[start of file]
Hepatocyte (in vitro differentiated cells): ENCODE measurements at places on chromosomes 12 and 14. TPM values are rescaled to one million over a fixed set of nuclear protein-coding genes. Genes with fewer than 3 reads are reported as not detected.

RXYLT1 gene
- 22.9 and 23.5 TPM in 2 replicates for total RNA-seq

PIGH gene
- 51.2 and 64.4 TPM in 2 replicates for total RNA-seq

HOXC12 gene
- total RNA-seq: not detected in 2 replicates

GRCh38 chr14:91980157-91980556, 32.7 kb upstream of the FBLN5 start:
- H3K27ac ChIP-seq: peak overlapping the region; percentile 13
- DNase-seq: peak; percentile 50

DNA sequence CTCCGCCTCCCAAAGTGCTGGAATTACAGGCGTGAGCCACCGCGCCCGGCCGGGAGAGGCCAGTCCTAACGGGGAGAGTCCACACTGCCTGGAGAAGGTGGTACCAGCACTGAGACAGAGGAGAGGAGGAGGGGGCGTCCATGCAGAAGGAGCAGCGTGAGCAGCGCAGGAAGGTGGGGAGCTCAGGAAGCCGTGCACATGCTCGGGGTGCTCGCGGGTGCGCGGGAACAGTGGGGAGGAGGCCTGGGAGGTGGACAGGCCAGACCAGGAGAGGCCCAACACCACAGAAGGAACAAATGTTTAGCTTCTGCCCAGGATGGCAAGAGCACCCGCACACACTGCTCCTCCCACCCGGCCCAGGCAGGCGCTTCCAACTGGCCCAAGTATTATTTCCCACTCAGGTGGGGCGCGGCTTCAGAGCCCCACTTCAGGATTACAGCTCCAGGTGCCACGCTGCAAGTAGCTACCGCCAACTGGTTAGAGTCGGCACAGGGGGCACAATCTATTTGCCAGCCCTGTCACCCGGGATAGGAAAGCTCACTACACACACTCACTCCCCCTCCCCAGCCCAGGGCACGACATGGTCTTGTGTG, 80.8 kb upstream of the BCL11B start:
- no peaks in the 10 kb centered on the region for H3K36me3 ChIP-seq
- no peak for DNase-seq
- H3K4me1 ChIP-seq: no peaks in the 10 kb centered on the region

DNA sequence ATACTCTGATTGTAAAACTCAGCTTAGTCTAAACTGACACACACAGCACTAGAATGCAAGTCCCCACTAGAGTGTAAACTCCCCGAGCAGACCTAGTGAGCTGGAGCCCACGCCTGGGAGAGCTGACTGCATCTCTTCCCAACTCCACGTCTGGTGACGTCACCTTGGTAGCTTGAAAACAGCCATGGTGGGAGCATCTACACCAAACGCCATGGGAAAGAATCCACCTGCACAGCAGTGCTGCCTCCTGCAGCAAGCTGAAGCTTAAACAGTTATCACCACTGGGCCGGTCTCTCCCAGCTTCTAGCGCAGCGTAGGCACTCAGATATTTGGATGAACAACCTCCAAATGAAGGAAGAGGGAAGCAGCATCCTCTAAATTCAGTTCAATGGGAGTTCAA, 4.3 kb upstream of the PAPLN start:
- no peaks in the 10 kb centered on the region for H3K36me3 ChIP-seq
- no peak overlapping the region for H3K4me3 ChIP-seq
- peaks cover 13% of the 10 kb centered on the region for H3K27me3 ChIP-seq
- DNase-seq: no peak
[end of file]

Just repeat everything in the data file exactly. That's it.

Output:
Hepatocyte (in vitro differentiated cells): ENCODE measurements at places on chromosomes 12 and 14. TPM values are rescaled to one million over a fixed set of nuclear protein-coding genes. Genes with fewer than 3 reads are reported as not detected.

RXYLT1 gene
- 22.9 and 23.5 TPM in 2 replicates for total RNA-seq

PIGH gene
- 51.2 and 64.4 TPM in 2 replicates for total RNA-seq

HOXC12 gene
- total RNA-seq: not detected in 2 replicates

GRCh38 chr14:91980157-91980556, 32.7 kb upstream of the FBLN5 start:
- H3K27ac ChIP-seq: peak overlapping the region; percentile 13
- DNase-seq: peak; percentile 50

DNA sequence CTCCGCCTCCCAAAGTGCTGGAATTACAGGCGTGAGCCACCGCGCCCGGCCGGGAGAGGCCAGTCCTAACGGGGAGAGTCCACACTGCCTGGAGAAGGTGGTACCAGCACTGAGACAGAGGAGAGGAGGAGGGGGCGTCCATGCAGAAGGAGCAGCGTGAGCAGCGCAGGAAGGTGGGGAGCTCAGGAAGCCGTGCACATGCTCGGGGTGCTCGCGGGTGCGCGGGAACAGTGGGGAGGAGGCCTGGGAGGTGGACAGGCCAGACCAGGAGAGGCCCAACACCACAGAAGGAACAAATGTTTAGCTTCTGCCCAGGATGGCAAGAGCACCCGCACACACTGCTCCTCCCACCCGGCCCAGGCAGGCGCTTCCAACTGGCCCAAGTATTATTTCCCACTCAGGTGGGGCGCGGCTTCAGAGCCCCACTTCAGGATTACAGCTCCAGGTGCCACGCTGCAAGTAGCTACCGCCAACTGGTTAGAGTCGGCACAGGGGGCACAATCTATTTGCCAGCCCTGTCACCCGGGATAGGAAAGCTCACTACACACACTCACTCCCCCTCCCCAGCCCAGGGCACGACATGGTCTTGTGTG, 80.8 kb upstream of the BCL11B start:
- no peaks in the 10 kb centered on the region for H3K36me3 ChIP-seq
- no peak for DNase-seq
- H3K4me1 ChIP-seq: no peaks in the 10 kb centered on the region

DNA sequence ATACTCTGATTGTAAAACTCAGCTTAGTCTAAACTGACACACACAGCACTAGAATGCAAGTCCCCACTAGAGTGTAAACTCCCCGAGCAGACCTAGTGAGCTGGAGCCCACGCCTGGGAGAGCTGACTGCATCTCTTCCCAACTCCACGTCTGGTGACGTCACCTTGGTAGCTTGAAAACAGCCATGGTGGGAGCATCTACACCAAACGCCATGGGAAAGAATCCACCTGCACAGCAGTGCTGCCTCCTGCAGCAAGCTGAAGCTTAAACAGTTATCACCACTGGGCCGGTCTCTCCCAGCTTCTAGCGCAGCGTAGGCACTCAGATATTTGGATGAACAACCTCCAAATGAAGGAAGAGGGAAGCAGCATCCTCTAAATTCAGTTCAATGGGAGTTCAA, 4.3 kb upstream of the PAPLN start:
- no peaks in the 10 kb centered on the region for H3K36me3 ChIP-seq
- no peak overlapping the region for H3K4me3 ChIP-seq
- peaks cover 13% of the 10 kb centered on the region for H3K27me3 ChIP-seq
- DNase-seq: no peak